Liverpool blitzes Roma, then leaves door slightly ajar in Champions League semifinals

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Liverpool’s Mohamed Salah and Roberto Firmino celebrate Salah’s second goal of the Champions League semifinal first leg against <a class="link rapid-noclick-resp" href="/soccer/teams/roma/" data-ylk="slk:Roma">Roma</a>. (Getty)
Liverpool’s Mohamed Salah and Roberto Firmino celebrate Salah’s second goal of the Champions League semifinal first leg against Roma. (Getty)

For 25 minutes, there was calm before the storm. Then came the deluge. The Liverpool onslaught. The unparalleled combination of intensity and quality.

Then came a night that Anfield will never forget.

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Then came five goals that should send the Reds to their first Champions League final since 2007. Over 50 minutes of unrelenting pressure, behind the brilliant Mohamed Salah, they seemed to have buried an overmatched Roma side in the semifinals.

But late goals from Edin Dzeko and Diego Perotti sent the tie back to Italy at 5-2. At the very least, they rendered a second leg necessary. At most, they made that second leg intriguing – and excruciatingly so for Merseysiders who were already contemplating trips to Kiev with 20 minutes still to play on Tuesday.

It was almost as if Liverpool waited to pounce. As if the hosts lured Roma into a false sense of security. Into thinking its imperfections wouldn’t prove costly. Into throwing full weight behind a gameplan that, in retrospect, was the soccer version of suicide.

[More FC Yahoo: Why Roma’s tactical approach was naive]

The Italian visitors tried to be combative. They tried to play a high line and press. They tried to play their game, which just so happened to be Liverpool’s game as well. And for 25 minutes, with Liverpool a half-step off its typically breakneck pace, they were steady.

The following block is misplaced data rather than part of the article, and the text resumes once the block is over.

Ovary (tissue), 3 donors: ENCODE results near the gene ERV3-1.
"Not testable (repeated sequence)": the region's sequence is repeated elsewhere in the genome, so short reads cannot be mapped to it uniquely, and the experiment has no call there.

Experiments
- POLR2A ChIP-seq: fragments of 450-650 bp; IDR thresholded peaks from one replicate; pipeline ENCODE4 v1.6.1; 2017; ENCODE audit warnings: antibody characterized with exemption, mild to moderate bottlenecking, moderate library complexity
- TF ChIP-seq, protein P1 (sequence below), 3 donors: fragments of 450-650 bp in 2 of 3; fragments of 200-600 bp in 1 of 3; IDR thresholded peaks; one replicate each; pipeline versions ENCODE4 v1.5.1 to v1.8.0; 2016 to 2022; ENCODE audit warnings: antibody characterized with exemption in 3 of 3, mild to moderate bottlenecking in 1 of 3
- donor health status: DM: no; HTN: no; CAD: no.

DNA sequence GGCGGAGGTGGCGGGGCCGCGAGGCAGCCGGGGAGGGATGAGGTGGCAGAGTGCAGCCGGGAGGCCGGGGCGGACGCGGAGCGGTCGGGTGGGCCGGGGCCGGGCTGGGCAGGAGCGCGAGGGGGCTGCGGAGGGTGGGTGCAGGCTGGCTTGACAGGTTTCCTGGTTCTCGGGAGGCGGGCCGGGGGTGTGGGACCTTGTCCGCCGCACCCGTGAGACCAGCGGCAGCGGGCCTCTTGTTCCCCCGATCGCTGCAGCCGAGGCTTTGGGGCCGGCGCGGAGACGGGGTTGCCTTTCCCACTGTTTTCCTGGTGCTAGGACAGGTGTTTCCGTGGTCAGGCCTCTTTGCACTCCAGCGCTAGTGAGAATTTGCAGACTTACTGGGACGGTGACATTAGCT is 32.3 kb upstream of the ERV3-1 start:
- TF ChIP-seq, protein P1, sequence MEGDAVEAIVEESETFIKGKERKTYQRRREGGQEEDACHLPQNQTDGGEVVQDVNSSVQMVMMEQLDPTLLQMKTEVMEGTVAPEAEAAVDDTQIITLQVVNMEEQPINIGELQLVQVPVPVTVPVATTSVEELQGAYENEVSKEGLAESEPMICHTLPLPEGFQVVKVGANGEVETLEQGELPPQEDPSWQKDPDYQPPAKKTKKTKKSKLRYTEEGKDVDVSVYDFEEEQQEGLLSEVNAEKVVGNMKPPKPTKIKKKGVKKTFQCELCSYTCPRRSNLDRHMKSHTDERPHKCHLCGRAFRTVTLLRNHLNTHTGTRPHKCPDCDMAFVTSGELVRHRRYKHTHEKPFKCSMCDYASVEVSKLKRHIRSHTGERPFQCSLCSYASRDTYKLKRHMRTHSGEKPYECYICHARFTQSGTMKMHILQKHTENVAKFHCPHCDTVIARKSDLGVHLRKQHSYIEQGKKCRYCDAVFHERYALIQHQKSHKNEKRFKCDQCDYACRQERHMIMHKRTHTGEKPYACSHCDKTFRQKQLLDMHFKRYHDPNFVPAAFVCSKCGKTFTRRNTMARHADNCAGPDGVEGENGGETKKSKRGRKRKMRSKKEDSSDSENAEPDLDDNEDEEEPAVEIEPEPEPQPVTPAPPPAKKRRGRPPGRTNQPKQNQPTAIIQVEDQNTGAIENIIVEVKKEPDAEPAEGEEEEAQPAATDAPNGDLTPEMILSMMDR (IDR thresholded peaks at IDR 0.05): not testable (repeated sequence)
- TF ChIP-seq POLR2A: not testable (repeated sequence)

When Liverpool upped its energy and zeal to match the occasion, Roma crumbled.

It began with warning signs. With chances. With Sadio Mane squandering two, sailing both over the bar, one with his left foot, one with his right. With Salah testing Alisson, giving the Roma keeper advance notice of what was to come.

Suddenly, the tide hadn’t just turned; it had turned into a tidal wave. Liverpool midfielders were getting forward and getting stuck in. Andy Robertson advanced from left back to cross for Mane, who had the ball in the back of the net, only to see the assistant referee’s flag raised on the far side.

That midfield enabled Salah’s near-perfection. Jordan Henderson and Giorginio Wijnaldum won two crucial challenges in midfield. Seconds later, Salah had the ball on the right, with Roma defenders standing off him, and produced something otherworldly:

And Liverpool didn’t let up. Dejan Lovren rattled the crossbar with a header. Mane was foiled on another breakaway.

Salah, again, provided the necessary quality, this time to double the lead:

At a certain point, the chances became difficult to keep track of, and dizzying – especially for Roma. The visitors looked stunned, gasping for air and consciousness, unable to cope with the noise and the speed and the fervor of everything that Liverpool was doing.

And halftime didn’t help. Roma was still all over the place. Never once did it look like keeping the rampant reds at 2-0. Salah fed Mane for the third:

He set up Firmino for a tap-in, and for No. 4:

Firmino also got No. 5:

The tie, at that point, was over. Anfield was roaring and rocking. Traveling fans were sullen and silent. Home fans were researching tourist attractions in Kiev, the site of the final.

But before they could book flights, they received a rude awakening. Liverpool’s ball pressure in midfield eased up. Dejan Lovren mistimed a jump. Dzeko pulled a goal back:

Still, it was a seemingly inconsequential goal. But then a James Milner handball sent Perotti to the penalty spot. The Argentine winger picked out the top corner to bring Roma back to 5-2.

The visitors ended the night ascendant. And they’ll go back home knowing a 3-0 or 4-1 victory – or, in other words, a repeat of their stunning quarterfinal comeback against Barcelona – will be enough to complete the biggest, most miraculous comeback in Champions League history, the first five-goal turnaround.

And if the relieved, measured applause that rolled around Anfield at the final whistle was any indication, Liverpool fans – for the second straight round – will spend an entire week fretting about that possibility.

But hopefully their worries won’t erase those 50 minutes from their memories. Because they were everything Jurgen Klopp ever dreamed of when he arrived in England in 2015. They were almost too good to be true. But they were real. So real. And they should have Liverpool back the biggest European stage of all.

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Henry Bushnell covers global soccer, and occasionally other ball games, for Yahoo Sports. Have a tip? Question? Comment? Email him at or follow him on Twitter @HenryBushnell.

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